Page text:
I went to Tokyo over the weekend to see Melt-Banana, one of my favorite bands. I've seen them four times now-- once in America and three times in Japan. This is the second time I've seen them perform at Shibuya O-Nest, a small venue on the sixth floor. You go up the world's worst elevator, a cramped, creaking funhouse-style ride that whispers of imminent death to find yourself in a sleek bar. To get to the actual performance space you have to go down a spiral staircase. And then you're in a surprisingly small room, a lovely intimate place with wooden floors and matched black metal railings marking the the pit; no matter where you stand, you're close to the stage.
Melt-Banana headlined a four-act line-up.
Here's the weird thing-- I think some kind of European celebrity or actor or model attended the preliminaries but skipped out on the main act. On my way across the famous Shibuya scramble in a flood of people suddenly there appeared some photographers with some serious camera equipment and in the center of the action, a young woman with arms outstretched, standing above the crowd in a seeming act of levitation. It turned out she was standing on a short steel stepladder with a spotter behind her. Halfway through the second act, I realized she was right there beside me in O-Nest with a group of middle-aged men who seemed very out of place. She was a pretty, freckle-faced young woman with her dark hair pulled back in a simple ponytail and a huge toothy grin and she was rocking out to the solo performer on stage while a camera team videotaped her.
Was the vaguely Jim Morrison-looking avant-garde musician on stage somehow related to her? Boyfriend? Husband? Were the middle aged men making a documentary about someone we should all know and her exciting visit to the modern sound palace that is the O-East/West/Nest complex?
I'm going to have to look into this!
The crowd size proved a mixed blessing. It seemed pretty sparse compared to the other Melt-Banana shows I've attended. Those were sold out and there was no way to approach the stage without taking a serious ass-whipping from the writhing crowd. Even the show where they opened for Red Krayola in this same venue back in 2005 was packed, if sedate. On this night a few guys in dreadlocks swirled about in front of the stage and also this particular guy with a round, shaved head who appeared at one point to be wearing diapers. So perhaps it's true; unlike a lot of top J-Pop acts, our little Melt-Banana is more famous abroad than at home here in Japan.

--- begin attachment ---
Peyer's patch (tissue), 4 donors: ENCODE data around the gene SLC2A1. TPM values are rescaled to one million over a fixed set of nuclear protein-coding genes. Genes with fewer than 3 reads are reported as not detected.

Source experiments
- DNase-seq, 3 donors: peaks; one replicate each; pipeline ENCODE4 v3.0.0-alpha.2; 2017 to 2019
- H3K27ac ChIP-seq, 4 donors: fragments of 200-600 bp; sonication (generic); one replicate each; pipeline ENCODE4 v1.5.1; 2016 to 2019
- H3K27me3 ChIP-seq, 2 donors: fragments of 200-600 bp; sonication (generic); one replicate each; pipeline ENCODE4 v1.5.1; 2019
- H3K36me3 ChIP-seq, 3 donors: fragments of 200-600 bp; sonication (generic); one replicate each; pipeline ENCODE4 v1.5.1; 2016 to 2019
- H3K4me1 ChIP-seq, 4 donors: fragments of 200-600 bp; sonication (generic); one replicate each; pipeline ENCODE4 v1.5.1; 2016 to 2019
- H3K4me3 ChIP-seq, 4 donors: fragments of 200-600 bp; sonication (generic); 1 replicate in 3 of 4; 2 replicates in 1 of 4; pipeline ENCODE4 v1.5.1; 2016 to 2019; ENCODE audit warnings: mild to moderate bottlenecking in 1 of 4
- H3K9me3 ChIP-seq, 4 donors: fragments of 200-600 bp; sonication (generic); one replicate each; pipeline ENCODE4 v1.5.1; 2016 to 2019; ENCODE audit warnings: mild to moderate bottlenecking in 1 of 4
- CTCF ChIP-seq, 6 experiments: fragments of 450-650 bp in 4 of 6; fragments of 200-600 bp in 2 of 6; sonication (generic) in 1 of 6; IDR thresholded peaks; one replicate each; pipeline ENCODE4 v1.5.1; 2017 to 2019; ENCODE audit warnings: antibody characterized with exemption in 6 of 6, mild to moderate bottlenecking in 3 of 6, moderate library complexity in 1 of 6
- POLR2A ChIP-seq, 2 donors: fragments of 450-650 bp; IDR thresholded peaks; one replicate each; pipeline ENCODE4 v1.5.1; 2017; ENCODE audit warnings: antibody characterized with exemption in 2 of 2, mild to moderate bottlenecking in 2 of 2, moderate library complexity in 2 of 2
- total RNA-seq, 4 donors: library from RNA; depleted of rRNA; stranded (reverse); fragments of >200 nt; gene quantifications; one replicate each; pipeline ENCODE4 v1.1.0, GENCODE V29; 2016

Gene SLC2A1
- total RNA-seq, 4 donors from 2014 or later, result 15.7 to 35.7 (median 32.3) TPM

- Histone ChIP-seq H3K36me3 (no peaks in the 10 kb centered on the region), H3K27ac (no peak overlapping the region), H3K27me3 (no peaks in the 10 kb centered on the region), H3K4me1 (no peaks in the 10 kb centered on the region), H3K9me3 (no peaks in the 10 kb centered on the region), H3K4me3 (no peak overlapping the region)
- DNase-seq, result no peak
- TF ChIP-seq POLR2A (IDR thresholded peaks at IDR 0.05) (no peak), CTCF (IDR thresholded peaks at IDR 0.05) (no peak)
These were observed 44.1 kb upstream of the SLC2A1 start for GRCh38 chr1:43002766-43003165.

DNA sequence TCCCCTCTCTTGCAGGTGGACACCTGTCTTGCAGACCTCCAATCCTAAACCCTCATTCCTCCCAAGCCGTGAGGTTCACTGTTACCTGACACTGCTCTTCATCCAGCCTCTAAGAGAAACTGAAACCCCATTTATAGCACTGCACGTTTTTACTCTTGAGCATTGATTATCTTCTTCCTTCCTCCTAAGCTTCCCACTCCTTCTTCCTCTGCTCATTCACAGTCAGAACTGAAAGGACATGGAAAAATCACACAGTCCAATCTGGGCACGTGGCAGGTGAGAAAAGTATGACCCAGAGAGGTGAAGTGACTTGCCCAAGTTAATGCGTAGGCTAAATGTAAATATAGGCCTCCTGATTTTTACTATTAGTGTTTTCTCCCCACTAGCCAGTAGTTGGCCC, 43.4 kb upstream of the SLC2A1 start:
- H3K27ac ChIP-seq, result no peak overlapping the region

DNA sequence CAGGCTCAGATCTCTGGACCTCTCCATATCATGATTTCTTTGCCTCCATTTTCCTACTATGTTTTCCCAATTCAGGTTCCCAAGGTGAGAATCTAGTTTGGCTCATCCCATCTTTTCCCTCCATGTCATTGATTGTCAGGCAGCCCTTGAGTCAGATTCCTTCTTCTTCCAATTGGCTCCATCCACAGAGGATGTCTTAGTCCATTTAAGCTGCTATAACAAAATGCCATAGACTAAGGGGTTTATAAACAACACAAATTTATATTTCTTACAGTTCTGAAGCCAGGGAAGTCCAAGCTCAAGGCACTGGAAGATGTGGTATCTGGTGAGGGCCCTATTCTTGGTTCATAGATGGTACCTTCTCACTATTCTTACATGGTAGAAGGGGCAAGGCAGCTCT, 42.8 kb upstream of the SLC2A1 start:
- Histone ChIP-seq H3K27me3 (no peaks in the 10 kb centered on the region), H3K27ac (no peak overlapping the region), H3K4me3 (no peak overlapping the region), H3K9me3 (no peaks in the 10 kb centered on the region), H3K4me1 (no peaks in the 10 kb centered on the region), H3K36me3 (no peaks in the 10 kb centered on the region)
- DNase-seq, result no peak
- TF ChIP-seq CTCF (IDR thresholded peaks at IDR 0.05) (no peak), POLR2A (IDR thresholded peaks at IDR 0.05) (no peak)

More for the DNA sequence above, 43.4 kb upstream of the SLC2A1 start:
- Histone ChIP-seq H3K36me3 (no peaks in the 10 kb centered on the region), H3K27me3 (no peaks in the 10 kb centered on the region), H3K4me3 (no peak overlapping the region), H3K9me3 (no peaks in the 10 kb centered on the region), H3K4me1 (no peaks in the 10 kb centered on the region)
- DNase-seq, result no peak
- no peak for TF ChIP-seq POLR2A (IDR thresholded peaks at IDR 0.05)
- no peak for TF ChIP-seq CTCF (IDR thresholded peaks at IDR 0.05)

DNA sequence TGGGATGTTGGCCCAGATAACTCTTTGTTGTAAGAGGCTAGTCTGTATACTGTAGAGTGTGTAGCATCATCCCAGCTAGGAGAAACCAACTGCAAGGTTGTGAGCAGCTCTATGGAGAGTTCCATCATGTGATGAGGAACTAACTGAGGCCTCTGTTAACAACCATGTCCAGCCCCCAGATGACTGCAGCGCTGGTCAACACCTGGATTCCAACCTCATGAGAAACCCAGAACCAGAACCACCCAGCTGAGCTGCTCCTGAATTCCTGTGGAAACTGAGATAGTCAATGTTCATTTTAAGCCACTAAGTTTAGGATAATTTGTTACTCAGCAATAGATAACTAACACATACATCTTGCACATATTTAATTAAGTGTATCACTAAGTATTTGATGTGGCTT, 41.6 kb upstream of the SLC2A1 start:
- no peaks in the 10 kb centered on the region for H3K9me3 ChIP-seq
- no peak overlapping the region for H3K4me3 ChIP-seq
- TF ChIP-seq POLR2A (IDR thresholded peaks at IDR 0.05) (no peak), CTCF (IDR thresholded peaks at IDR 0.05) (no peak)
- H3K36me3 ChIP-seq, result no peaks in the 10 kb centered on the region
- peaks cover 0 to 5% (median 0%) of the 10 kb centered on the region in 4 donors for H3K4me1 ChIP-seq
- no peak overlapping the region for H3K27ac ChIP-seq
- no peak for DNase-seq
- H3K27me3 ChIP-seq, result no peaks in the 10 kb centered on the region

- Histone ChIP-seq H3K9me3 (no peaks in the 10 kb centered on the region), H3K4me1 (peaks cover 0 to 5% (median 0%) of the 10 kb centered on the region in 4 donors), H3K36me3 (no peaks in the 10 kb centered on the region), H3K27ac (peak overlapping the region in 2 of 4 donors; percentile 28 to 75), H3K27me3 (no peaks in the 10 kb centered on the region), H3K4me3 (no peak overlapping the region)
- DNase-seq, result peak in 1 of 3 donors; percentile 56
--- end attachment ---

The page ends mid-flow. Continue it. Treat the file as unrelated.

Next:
Otherwise you'd expect the place to be a sweaty mob of moshing loonies. So while I felt more secure and was able to take some decent photographs (considering my lack of photo-taking talent, that is), I felt a bit let-down by the turn out.
If Melt-Banana felt any disappointment, they didn't show it. They launched into another of their patented fierce sonic attacks, shredding the night with their unique sounds.
It was an exhausting trip, paid for with leg soreness and a bleeding blister on one of my toes, but it was worth it. It's always worth it to bask in the noise-glory that is Melt-Banana.
My biggest frustration was in finding O-Nest. I didn't get as lost as I did in 2005, but I spent more time wandering the back alleys of Shibuya's Love Hotel Hill than I felt necessary. And I'd do it again. And again!